Julie Hill Alger
I walk home at August moonrise
past a bright window.
Inside the room
an old woman sees the full moon
and turns off the lamp.
Afterimage shines in my eye:
pale face, snowy hair.
Moonlight streams over the dark house
like cool milk.
When the lamp is out, is the woman
still standing there alone?
In memory, her upraised hand glows;
in the house it is darker than shadow.
I stand on the sidewalk,
Metaphysics of an old lamp:
the shade has less meaning
than a soul's body.
Physics of a window:
Glass is thicker than night air,
thinner than wonder.
The question of whiteness
bears looking into.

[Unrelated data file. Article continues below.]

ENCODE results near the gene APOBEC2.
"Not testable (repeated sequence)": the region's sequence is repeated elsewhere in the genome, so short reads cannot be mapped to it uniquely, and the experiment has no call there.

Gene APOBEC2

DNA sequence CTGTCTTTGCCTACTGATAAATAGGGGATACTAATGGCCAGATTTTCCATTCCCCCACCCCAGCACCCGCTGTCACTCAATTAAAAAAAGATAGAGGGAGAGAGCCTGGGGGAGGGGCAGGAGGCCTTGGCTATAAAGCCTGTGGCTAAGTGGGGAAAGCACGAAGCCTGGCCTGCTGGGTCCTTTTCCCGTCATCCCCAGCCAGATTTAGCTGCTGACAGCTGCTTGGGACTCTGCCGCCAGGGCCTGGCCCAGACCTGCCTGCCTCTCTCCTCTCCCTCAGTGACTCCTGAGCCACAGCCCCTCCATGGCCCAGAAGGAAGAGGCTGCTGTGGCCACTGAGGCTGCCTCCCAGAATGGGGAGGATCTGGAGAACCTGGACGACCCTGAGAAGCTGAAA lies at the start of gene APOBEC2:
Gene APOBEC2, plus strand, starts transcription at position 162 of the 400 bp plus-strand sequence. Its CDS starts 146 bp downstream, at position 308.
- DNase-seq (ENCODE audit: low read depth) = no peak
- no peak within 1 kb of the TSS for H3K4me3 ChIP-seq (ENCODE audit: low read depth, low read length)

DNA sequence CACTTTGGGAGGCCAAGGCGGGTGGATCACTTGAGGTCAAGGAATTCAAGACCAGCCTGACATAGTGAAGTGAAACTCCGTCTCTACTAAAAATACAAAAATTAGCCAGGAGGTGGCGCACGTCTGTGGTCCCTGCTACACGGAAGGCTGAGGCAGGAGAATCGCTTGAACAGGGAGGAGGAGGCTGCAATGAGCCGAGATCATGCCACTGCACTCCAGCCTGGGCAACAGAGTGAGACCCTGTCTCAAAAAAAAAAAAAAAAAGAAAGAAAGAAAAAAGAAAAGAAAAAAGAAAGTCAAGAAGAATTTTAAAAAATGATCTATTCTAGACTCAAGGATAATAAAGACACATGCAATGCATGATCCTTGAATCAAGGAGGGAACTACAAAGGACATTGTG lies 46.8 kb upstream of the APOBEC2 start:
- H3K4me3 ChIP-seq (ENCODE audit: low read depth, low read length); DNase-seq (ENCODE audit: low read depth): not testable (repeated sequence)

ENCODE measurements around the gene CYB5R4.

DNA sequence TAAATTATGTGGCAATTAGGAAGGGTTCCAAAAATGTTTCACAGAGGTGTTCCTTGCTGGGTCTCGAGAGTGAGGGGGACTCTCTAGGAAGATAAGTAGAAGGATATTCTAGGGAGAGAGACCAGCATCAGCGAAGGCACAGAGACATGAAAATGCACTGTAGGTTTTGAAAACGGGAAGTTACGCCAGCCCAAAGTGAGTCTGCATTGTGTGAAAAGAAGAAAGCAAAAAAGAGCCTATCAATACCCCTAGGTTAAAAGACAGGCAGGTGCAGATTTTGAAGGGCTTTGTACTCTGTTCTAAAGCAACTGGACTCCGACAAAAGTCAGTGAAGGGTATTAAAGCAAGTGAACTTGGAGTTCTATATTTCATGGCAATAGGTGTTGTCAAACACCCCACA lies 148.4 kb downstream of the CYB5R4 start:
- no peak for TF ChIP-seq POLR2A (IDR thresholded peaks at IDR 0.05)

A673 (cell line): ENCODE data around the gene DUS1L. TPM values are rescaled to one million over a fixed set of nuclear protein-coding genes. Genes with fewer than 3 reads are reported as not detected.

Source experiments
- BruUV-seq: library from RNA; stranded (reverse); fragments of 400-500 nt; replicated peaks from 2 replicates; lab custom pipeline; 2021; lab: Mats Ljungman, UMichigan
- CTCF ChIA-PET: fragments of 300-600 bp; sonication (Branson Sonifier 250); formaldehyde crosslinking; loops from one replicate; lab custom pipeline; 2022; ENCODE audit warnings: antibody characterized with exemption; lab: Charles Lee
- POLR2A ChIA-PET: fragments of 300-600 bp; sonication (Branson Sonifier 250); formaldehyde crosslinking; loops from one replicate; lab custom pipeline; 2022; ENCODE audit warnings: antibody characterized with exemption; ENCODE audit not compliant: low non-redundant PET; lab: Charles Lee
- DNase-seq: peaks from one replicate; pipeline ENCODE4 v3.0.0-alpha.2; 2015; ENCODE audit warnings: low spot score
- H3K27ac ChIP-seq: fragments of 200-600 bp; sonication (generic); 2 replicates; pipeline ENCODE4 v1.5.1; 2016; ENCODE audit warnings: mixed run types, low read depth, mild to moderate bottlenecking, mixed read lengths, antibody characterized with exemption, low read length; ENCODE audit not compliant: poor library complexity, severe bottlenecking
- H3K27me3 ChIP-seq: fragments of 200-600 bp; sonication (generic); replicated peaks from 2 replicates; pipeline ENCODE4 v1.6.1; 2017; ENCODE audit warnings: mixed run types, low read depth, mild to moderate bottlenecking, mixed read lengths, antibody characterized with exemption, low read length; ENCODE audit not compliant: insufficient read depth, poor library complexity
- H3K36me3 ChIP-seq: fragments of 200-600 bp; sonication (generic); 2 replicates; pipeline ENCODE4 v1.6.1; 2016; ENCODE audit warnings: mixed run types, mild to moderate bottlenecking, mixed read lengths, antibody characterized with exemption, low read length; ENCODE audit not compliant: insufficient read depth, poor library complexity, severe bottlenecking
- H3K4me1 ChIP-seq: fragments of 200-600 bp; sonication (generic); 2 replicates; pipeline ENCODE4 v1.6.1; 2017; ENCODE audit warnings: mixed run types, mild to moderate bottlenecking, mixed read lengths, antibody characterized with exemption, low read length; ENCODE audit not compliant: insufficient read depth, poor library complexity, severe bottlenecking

So does a window.
Sounds of a moonlight night
are softer than rainwater.
Before responding to a face
at the window, first ascertain whether
it's looking out or looking in.
Also, whether it's the moon
or someone else.
None of this, of course,
explains the perfumes of August
or the way the moon silvers the grass.
Turn around and look again-
She is still there.
The first question has not
been answered. What was it?
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Comments about this poem (Luna by Julie Hill Alger )
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